Commenters who supported including “encouragement” in the definitions noted that these definitions do not exactly match the definition of “voter registration and get-out-the-vote activities” in 11 CFR 100.133. Section 100.133 exempts from the definition of “expenditure” the costs of non-partisan activity “designed to encourage individuals to register to vote or to vote.” However, the district court agreed with the Commission that these regulations are not in conflict. Shays, 337 F. Supp. 2d at 100. Indeed, these regulations are consistent because both provisions promote the public policy goal of encouraging civic participation through voter registration and voting. For reasons similar to the policy rationale that underlies the exception to the funding restrictions on expenditures in section 100.133, the Commission declines to impose FEA funding restrictions on State, district, and local party committees' mere “encouragement” of registering to vote or voting.

Therefore, the Commission is reaffirming its interpretation of the statutory FEA provision in its definitions at 11 CFR 100.24(a)(2) and (a)(3).

1. Examples of “Voter Registration Activity”

As stated above, the district court concluded that the scope of the “assist” requirement was unclear. Shays, 337 F. Supp. 2d at 100. Commenters disagreed about whether particular State, district, or local party committee activities would meet the current definition of “voter registration activity.” The Commission has decided to include some additional examples in this Explanation and Justification to provide more guidance on which activities are, and are not, covered by this rule. These examples are illustrations only.[5]

The following are examples of activity that are Type I FEA voter registration activity:

1. At a county fair, a local political party committee sponsors a booth. The booth has banners reading, “Don't forget to register to vote!” Party staff at the booth provides voter registration forms and answers questions about completing and submitting the forms. They also accept completed forms and mail them to the appropriate governmental agency.

2. A State party committee conducts a phone bank contacting possible voters. The party staff making the calls encourages the individuals to register to vote, provides information about how to register to vote, and offers to mail registration forms with a prepaid postage envelope to the individuals.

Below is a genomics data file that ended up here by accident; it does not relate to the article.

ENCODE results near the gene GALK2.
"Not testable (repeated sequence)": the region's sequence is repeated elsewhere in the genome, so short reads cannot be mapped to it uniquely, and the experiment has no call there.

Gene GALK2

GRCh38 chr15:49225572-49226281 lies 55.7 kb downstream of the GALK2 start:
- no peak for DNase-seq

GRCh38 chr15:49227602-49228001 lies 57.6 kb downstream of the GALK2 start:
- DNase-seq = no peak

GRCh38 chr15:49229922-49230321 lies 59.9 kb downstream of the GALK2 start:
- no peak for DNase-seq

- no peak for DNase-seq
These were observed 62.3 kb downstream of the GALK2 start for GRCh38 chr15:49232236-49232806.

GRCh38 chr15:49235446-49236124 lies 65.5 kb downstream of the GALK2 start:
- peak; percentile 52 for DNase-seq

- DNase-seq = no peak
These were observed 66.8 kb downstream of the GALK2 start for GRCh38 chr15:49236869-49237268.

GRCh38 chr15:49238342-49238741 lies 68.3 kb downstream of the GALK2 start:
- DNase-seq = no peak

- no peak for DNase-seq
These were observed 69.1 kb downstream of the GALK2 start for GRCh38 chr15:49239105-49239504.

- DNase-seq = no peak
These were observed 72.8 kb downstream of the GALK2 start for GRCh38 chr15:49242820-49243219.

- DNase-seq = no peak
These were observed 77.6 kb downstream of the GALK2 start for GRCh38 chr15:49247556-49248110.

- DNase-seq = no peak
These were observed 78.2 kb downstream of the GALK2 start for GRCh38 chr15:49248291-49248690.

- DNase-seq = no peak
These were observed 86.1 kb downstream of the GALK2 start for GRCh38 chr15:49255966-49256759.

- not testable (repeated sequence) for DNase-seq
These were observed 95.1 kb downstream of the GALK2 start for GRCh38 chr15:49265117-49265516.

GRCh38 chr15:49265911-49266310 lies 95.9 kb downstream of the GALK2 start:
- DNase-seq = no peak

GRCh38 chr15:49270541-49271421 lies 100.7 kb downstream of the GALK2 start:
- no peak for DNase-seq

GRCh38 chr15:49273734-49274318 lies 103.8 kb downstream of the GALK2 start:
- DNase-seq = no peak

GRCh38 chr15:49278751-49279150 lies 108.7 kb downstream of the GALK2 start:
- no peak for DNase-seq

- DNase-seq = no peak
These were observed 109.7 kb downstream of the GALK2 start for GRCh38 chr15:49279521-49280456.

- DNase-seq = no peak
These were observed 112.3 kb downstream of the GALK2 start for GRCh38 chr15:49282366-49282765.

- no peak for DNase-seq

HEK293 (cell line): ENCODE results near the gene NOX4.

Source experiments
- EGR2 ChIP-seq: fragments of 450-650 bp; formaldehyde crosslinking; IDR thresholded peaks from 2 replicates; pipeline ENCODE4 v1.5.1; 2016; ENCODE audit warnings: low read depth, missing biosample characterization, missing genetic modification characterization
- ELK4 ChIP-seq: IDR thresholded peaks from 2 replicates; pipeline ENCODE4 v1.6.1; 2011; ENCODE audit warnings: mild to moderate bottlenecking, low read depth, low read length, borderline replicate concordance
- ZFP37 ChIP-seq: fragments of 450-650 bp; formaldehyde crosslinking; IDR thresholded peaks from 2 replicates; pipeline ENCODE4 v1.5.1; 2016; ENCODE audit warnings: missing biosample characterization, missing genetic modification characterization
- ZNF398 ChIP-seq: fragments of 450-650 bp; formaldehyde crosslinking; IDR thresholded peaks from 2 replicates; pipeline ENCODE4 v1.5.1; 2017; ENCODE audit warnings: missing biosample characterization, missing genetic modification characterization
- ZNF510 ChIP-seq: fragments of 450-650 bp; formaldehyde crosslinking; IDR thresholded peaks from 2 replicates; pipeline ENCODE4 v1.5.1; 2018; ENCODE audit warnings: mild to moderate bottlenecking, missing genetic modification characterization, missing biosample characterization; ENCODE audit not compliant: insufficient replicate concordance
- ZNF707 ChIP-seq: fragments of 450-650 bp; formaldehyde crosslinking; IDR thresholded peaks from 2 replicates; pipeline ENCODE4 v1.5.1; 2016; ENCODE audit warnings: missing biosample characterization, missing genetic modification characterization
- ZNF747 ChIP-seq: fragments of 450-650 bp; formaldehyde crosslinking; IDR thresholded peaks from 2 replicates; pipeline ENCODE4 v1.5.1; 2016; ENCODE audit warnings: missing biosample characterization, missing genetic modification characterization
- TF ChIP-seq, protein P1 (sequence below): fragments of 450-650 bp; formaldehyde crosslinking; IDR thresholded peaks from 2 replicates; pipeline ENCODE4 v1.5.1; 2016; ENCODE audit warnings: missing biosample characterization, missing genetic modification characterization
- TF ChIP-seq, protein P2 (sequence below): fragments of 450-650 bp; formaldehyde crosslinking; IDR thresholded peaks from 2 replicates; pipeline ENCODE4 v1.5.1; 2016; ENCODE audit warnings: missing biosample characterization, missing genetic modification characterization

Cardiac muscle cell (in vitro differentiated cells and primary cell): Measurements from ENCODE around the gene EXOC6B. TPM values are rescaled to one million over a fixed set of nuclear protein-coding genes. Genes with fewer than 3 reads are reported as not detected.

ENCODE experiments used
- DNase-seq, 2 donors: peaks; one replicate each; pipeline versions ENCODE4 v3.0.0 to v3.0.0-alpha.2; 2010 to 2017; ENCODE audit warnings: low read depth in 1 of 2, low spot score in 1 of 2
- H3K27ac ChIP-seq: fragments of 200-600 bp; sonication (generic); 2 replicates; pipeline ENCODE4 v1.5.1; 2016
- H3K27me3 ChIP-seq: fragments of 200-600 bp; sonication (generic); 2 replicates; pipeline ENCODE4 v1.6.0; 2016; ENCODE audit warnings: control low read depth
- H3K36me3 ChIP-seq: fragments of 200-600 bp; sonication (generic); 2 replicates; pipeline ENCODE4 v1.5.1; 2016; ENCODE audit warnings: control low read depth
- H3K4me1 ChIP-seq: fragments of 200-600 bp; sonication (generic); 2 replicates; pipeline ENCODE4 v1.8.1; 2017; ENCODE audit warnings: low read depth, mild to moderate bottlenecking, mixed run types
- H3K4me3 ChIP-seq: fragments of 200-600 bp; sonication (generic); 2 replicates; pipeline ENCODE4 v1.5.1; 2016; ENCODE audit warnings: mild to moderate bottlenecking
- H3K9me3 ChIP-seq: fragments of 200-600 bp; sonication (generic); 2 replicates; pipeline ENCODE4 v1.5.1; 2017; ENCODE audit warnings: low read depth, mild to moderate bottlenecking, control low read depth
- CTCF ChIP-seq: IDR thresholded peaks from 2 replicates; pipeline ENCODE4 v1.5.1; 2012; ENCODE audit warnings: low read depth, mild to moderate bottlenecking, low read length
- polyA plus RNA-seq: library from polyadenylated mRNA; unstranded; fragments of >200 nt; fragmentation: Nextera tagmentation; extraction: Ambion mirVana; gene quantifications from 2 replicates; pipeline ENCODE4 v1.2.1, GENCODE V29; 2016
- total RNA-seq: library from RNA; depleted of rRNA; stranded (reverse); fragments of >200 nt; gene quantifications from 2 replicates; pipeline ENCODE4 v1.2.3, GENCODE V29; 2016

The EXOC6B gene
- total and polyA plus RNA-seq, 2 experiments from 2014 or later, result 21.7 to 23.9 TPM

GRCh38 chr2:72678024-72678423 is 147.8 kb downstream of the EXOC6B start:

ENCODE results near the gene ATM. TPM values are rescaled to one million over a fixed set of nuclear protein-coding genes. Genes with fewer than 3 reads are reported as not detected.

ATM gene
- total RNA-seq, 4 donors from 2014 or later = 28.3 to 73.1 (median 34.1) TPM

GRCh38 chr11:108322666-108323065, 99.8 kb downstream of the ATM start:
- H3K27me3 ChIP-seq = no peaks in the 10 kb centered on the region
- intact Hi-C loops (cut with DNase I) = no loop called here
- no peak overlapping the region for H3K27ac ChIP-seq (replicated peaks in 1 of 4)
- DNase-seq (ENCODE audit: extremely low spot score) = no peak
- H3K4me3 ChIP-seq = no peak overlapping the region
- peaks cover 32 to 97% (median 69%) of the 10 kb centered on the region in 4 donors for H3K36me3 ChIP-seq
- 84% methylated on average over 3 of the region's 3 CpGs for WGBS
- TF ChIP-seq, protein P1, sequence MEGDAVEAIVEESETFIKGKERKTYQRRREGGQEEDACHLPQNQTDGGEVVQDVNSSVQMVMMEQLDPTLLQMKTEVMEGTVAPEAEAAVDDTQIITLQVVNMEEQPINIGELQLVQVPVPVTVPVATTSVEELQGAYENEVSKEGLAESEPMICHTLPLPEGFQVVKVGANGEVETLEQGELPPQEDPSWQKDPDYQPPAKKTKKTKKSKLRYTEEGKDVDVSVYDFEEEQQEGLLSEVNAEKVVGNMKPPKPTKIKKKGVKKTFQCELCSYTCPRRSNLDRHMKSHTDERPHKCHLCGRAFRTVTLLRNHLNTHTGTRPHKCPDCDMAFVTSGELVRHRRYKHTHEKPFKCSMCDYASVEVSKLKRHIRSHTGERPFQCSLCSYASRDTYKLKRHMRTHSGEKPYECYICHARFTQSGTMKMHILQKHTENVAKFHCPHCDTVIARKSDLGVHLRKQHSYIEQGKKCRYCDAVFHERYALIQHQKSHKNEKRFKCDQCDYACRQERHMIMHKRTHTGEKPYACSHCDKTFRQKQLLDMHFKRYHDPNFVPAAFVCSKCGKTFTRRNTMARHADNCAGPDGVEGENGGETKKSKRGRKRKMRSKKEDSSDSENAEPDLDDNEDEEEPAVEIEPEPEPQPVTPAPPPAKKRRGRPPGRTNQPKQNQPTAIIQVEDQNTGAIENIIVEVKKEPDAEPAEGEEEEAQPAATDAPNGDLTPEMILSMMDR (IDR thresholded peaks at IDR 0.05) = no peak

Both of these examples illustrate activity where a State, district, or local party committee is providing potential voters with personal assistance in registering to vote. Both examples go beyond general statements encouraging voter registration. In example 1, providing registration forms and personal assistance in completing and submitting those forms are actions that actually assist individuals in registering to vote. In example 2, the State party committee is affirmatively contacting individual potential voters to provide them with registration information and offering to provide registration forms. Therefore, these examples would satisfy the definition of “voter registration activity” and are FEA if conducted within 120 days of a Federal election.

The following is an example of activity that is not Type I FEA voter registration activity:

3. A guest speaker at a local party committee rally for a mayoral candidate extols the virtues of the candidate and concludes his remarks by stating: “Don't forget to register and vote!'

In contrast to examples 1 and 2 above, example 3 involves a State or local party committee speaker merely encouraging registration and voting without any additional concrete action that would be considered personal assistance to potential voters. General statements of encouragement alone are not enough to trigger the FEA definition. Congress did not express an intent in BCRA to require that Federal funds be used for an entire State or local party committee rally on behalf of non-Federal candidates on the basis of speeches that merely encourage the audience to register to vote. Additionally, this type of party event would not lead to actual or apparent corruption of Federal candidates or officeholders. Under BCRA, Congress continued to allow these organizations to use non-Federal funds for this type of State, district, or local activity generally, and there is no legislative history or administrative record that general encouragement to vote is similar to the other corrupting activity Congress was concerned with when it required certain activity to be funded with Federal dollars.